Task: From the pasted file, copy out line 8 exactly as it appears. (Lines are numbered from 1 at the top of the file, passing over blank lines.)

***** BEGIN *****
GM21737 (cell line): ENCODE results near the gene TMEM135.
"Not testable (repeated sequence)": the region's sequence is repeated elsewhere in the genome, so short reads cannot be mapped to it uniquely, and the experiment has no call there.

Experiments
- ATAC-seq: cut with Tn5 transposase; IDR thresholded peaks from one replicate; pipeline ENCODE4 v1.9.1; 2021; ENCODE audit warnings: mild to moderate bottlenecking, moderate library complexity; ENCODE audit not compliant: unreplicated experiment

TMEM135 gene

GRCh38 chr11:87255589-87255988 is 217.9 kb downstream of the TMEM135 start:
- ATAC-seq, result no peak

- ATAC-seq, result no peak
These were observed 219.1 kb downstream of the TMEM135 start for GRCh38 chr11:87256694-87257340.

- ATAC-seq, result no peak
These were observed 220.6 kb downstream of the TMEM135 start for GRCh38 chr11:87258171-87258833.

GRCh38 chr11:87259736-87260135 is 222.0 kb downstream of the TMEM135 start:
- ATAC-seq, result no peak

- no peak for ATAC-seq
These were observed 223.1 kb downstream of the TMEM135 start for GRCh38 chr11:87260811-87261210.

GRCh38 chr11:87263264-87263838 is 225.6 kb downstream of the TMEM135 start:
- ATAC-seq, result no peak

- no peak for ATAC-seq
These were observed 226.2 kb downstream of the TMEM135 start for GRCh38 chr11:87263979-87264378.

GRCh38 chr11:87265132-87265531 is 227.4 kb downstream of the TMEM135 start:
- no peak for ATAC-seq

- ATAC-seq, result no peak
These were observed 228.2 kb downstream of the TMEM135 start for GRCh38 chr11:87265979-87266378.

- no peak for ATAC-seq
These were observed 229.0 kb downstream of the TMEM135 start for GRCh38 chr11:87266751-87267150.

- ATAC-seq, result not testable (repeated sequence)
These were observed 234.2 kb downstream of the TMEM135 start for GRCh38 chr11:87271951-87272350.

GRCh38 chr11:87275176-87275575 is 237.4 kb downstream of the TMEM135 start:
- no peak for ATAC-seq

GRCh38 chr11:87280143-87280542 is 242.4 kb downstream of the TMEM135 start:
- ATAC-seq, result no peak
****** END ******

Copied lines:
- ATAC-seq, result no peak